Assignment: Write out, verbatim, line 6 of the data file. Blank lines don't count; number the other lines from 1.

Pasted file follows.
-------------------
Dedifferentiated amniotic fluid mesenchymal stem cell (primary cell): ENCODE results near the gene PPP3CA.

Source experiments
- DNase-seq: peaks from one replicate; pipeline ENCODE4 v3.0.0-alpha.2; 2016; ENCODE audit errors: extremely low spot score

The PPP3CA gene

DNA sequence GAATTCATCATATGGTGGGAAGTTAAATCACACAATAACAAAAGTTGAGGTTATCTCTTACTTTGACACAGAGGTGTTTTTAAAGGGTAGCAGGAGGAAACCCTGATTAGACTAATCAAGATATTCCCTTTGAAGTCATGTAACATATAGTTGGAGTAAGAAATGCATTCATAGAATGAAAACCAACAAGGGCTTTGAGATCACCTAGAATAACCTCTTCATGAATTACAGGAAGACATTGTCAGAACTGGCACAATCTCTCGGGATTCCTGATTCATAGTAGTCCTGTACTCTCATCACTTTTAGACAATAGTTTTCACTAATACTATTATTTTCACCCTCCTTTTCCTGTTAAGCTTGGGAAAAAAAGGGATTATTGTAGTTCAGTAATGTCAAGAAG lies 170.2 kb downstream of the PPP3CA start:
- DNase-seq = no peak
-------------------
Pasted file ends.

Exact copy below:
- DNase-seq = no peak